Have trouble deciding between Elementor Pro vs Divi?
Because these are two of the most popular WordPress page builder plugins, I don't think you'll go wrong either way. However, some significant features and pricing differences between Elementor Pro and Divi may sway your decision.
That is what I hope to help you discover in this post. I'll begin by examining the features shared by Elementor Pro and Divi. Then I'll highlight the polar opposite and discuss what's different.
Finally, I'll compare performance and pricing, two other important considerations aside from the feature list. Are you ready to begin? Let's get started comparing.
Elementor Pro vs Divi Summary
The decision between Elementor and Divi will come down to two factors. The cost and ease of use.
Divi is less expensive, but it has a steeper learning curve and is more difficult to master.
Elementor, on the other hand, is much simpler to learn, use, and master, but it is more expensive.
Divi costs $89 per year for unlimited websites (or $249 for lifetime access).
Elementor Pro costs $199 per year for unlimited websites (or $49 per year for a single website).
Elementor Pro vs Divi Overview
Divi and Elementor Pro are two of the most popular WordPress drag-and-drop page builders. Both allow you to create a completely unique website without any technical knowledge. Aside from page creation, they also support theme creation and advanced dynamic content integrations.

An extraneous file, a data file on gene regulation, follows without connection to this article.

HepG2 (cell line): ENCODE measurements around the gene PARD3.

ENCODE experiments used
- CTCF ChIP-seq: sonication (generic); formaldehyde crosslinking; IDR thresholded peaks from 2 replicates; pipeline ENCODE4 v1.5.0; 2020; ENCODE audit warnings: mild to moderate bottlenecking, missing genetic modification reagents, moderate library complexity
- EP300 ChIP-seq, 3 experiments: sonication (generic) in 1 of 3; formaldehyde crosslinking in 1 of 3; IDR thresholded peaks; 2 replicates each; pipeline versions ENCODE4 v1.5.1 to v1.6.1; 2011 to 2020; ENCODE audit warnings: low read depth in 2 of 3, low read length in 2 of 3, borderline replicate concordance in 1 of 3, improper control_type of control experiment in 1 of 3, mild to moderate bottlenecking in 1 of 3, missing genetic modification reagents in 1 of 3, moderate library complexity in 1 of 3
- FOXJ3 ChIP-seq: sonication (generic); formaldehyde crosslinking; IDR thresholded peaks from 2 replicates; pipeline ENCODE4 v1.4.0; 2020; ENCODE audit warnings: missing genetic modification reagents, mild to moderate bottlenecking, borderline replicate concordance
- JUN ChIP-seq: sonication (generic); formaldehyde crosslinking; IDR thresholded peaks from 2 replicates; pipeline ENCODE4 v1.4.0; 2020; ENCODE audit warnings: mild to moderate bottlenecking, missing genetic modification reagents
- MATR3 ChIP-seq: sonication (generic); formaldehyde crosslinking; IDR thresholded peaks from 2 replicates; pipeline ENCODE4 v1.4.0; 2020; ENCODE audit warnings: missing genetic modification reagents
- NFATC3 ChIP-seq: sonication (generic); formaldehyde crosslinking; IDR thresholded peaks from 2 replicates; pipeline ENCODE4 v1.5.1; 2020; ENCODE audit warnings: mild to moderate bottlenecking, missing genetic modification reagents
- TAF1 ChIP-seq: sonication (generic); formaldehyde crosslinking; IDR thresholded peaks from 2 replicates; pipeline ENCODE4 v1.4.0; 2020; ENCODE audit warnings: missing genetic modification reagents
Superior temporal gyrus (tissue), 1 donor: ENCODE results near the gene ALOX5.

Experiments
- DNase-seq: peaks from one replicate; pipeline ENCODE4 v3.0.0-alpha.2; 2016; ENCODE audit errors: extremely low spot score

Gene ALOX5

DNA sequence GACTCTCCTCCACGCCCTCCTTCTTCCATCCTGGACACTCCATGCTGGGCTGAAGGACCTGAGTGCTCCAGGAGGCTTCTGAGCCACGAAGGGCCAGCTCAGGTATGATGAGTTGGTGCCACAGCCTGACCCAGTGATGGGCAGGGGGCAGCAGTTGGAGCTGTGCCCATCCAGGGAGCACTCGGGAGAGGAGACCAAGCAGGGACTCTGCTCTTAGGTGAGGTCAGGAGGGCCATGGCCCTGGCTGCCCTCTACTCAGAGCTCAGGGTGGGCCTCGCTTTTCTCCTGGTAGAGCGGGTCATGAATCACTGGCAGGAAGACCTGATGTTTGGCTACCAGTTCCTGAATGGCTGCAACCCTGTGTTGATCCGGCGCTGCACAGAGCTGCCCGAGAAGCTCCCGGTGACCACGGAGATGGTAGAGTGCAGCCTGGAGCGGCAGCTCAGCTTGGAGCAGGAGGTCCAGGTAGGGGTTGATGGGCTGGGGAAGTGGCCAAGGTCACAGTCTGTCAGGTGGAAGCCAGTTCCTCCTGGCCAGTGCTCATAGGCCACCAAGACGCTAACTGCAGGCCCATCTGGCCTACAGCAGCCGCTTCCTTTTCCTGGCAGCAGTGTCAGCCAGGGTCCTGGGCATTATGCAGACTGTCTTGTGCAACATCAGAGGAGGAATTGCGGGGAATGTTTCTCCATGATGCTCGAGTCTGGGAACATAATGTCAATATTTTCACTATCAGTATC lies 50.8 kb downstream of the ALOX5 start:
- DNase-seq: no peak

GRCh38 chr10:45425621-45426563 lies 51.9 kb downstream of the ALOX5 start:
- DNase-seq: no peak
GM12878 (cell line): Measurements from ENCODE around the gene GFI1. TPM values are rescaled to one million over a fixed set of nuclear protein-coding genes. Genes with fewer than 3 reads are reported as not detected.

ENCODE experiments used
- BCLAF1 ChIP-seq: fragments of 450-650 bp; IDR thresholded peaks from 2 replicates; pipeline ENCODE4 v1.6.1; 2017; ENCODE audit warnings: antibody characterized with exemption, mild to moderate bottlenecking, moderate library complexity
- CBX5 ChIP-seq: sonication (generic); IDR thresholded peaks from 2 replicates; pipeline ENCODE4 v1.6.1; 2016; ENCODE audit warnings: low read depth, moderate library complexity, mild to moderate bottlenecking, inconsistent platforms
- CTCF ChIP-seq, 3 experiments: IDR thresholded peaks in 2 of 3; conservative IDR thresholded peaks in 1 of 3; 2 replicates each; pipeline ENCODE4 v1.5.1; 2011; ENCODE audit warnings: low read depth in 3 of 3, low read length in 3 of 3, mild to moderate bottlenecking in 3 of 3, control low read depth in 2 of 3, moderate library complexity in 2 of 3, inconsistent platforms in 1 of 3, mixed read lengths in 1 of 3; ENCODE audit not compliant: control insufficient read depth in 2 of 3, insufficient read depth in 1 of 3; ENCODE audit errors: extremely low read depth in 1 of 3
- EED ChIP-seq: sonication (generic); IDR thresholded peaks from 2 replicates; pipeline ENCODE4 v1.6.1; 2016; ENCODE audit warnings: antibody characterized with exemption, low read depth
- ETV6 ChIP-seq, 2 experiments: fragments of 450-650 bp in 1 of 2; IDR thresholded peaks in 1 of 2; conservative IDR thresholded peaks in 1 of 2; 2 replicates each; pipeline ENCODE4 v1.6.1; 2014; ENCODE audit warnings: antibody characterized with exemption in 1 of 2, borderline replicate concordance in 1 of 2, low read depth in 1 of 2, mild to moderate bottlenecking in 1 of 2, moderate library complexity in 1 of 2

The performance of any page builder is an important consideration. That is, how fast will the designs you create load? We've placed this section first because we believe that your WordPress site's UI should always come first.
Elementor Pro vs Divi UI
User interfaces are difficult to compare objectively because so much depends on personal preference. Some people prefer the Elementor interface, while others prefer the Divi interface.
As a result, we can't really declare a single winner. Instead, we'll show you how each tool's interface works, and you can choose the approach that works best for you.
The "speed" of the backend interface is an objective, as it affects how quickly you can build designs. Previously, Elementor's backend user interface felt noticeable "faster." That is, settings panels opened faster, drag-and-drop was smoother, etc.
On the other hand, Elegant Themes released a major backend performance update for the Divi Builder in January 2021 that made significant improvements, speeding up many necessary backend actions by 100-700%. Elegant Themes' stress test environment reduced the time it took to hover over a module from 891 ms to 383 ms, a 155% improvement.
You can definitely feel the differences, and both builders are now quite fast in the backend. Following this change, it's difficult to declare one builder the winner in terms of backend performance.
When you open Divi's visual builder, a full-screen live preview of your site appears. There's a collapsible floating toolbar at the bottom, as well as floating icons that appear when you hover over various parts of your site.